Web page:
At step 304, the process can include the state transition matrix developer 134 gathering and assigning security or vulnerability metrics related to one or more of the nodes in the host access attack graph. The metrics may be gathered and assigned from the risk metric data 124 or from another computing system via network communications. As one example, the state transition matrix developer 134 can gather exploitability scores and impact scores associated with the nodes in the host access attack graph. The exploitability and impact scores can be CVSS scores or other scores developed according to another vulnerability scoring system.
At step 306, the process can include the state transition matrix developer 134 developing a state transition probability matrix based on the scores gathered at step 304 and the host access attack graph constructed at step 302. In one example, the state transition matrix developer 134 can develop the state transition probability matrix as described above with reference to the exploitability scores and the impact scores.
At step 308, the process can include the path length estimator 136 estimating an expected path length (EPL) of an attacker of the network of computing systems based on the state transition probability matrix developed in step 306. The EPL can correspond to a number of steps the attacker will take starting from an initial state node to a goal state node in the attack graph.
At step 310, the process can include the model developer 138 developing a model to find the EPL of the attacker as described above. The model can be generated to evaluate relatively large networks of computing systems having a number of network nodes.
At step 312, the process can include the model engine 130 ranking the vulnerability associated with each of the plurality of nodes in the attack graph constructed at step 302 among each other with respect to contribution to the EPL. The nodes can be ranked to identify a percentage of contribution to the response (e.g., in terms of the EPL and the minimum number of steps to reach the target). This ranking can be used to take precautionary measures addressing the most dangerous vulnerability or vulnerabilities with priority.
Thus, an accurate statistical model is described herein. The model can be utilized to predict the minimum steps to reach a goal state and predict an expected path length. This model can be used to identify the interaction among the vulnerabilities and individual variables that drive the EPL. The attributable variables and their contribution in estimating the subject length can be ranked. By using these rankings, security administrators can have a better knowledge about priorities. This will help them to take the necessary actions regarding their security system.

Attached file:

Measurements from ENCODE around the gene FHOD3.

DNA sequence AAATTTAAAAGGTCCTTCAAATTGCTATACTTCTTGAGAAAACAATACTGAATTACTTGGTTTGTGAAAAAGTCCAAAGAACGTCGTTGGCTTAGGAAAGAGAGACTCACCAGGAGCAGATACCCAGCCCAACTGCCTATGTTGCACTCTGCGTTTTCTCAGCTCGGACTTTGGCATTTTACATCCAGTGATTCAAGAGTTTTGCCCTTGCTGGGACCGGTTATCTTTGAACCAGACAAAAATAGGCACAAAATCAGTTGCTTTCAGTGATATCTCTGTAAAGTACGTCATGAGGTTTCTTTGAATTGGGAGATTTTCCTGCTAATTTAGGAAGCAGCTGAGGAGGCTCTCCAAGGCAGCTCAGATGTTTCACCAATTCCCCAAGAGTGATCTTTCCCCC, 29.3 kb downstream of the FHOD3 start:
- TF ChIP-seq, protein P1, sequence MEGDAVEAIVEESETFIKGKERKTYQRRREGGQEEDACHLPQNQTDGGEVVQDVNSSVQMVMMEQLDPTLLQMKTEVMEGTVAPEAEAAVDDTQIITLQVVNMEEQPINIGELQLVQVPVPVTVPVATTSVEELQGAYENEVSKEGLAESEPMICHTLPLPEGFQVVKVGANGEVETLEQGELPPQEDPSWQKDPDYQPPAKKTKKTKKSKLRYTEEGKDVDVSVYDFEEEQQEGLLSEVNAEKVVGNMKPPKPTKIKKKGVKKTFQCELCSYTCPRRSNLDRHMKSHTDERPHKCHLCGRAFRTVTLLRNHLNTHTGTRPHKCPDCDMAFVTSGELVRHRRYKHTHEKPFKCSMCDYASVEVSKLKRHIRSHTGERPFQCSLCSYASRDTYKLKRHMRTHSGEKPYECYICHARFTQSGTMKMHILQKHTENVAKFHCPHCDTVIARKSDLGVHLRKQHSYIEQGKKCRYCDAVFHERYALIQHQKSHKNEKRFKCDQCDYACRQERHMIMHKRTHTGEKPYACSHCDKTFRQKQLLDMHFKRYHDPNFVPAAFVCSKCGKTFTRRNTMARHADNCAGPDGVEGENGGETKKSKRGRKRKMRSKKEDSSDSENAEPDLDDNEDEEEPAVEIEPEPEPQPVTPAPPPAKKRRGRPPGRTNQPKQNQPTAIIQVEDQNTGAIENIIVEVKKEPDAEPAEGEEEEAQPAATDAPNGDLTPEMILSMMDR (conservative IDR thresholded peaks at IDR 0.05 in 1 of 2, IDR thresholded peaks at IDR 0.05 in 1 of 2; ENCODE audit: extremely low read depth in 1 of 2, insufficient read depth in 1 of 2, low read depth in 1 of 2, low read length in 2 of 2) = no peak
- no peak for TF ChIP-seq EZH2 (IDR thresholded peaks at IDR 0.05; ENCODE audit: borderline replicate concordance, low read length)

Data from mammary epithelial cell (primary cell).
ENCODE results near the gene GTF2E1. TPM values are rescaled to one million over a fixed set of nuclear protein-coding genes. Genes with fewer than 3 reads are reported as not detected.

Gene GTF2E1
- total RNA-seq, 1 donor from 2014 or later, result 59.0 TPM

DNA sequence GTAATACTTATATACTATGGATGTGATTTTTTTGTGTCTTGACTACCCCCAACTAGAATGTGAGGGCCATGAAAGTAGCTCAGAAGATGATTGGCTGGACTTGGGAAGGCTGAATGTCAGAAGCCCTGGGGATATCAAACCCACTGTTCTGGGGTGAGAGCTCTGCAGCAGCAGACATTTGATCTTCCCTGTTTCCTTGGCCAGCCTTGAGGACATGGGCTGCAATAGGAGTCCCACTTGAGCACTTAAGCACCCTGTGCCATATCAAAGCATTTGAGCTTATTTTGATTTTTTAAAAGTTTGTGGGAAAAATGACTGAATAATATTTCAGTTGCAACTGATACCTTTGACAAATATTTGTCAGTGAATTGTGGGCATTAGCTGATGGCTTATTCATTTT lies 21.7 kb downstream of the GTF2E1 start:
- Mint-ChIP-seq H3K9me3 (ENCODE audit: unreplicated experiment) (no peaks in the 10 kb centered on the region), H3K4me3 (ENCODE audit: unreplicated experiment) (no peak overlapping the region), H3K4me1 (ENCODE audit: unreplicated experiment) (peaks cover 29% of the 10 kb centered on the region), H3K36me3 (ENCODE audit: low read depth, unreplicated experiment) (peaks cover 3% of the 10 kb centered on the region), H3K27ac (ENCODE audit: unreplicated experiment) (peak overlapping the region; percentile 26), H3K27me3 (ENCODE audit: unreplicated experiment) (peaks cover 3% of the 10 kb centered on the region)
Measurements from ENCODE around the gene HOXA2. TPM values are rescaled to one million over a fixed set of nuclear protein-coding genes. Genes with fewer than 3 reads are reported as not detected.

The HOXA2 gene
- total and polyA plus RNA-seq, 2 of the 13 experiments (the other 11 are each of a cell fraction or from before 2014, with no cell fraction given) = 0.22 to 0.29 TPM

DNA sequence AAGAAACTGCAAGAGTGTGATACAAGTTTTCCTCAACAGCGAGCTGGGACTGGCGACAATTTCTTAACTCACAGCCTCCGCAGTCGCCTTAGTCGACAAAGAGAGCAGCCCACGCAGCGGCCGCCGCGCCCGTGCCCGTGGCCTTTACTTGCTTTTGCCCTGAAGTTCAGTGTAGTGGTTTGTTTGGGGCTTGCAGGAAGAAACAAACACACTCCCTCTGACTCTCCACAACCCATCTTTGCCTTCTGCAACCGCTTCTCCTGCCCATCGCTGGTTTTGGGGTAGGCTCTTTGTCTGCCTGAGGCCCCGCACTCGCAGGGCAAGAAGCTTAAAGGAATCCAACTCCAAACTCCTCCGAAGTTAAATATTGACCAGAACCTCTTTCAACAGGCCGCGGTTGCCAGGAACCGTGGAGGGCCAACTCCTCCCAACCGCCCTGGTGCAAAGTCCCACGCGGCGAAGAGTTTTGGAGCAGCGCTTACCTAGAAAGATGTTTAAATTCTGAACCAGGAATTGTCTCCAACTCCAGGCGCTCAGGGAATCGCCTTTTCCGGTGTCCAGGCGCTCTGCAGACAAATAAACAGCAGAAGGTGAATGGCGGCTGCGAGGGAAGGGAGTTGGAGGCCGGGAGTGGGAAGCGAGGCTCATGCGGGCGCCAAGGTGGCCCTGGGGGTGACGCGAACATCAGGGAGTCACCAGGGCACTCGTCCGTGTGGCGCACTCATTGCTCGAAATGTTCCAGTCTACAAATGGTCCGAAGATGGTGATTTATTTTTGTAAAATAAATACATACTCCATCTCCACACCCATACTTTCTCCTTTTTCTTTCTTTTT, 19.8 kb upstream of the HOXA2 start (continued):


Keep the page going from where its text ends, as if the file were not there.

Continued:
Turning to
At step 312, the process includes the risk ranking engine 136 iterating the risk vector from step 310 with the state transition probability matrix developed at step 306. When the ranking process is started, the intermediate risk value or values are computed via iteration. The intermediate values will flow, level by level, until a steady state is achieved according to Equations (6)(8) above.
At step 314, it is assumed that the iterating at step 312 has converged, and the risk vector includes a number of risk elements, each representative of the risk of a respective node in the host access attack graph. Using this converged risk vector, the process can include the risk ranking engine 136 prioritizing the risk associated with each node at step 316 by ranking them based on the level of risk of each. In other words, a node associated with a higher level of risk can be prioritized for remediation over a node associated with a relatively lower level of risk.
Finally, at step 318, the process can include the risk ranking engine 136 computing a total risk for the network of computing systems being evaluated. The total risk can be calculated based on a total risk for all the elements in the risk vector, for example. Thus, the risks of all the nodes are summed to give a total security risk present in the network of computing systems.
In various embodiments, the memory 604 stores data and software or executablecode components executable by the processor 602. For example, the memory 604 can store executablecode components associated with the model engine 130 for execution by the processor 602. The memory 604 can also store data such as that stored in the data store 120, among other data.
It is noted that the memory 604 can store other executablecode components for execution by the processor 602. For example, an operating system can be stored in the memory 604 for execution by the processor 602. Where any component discussed herein is implemented in the form of software, any one of a number of programming languages can be employed such as, for example, C, C++, C#, Objective C, JAVA®, JAVASCRIPT®, Perl, PHP, VISUAL BASIC®, PYTHON®, RUBY, FLASH®, or other programming languages.
As discussed above, in various embodiments, the memory 604 stores software for execution by the processor 602. In this respect, the terms “executable” or “for execution” refer to software forms that can ultimately be run or executed by the processor 602, whether in source, object, machine, or other form. Examples of executable programs include, for example, a compiled program that can be translated into a machine code format and loaded into a random access portion of the memory 604 and executed by the processor 602, source code that can be expressed in an object code format and loaded into a random access portion of the memory 604 and executed by the processor 602, or source code that can be interpreted by another executable program to generate instructions in a random access portion of the memory 604 and executed by the processor 602, etc.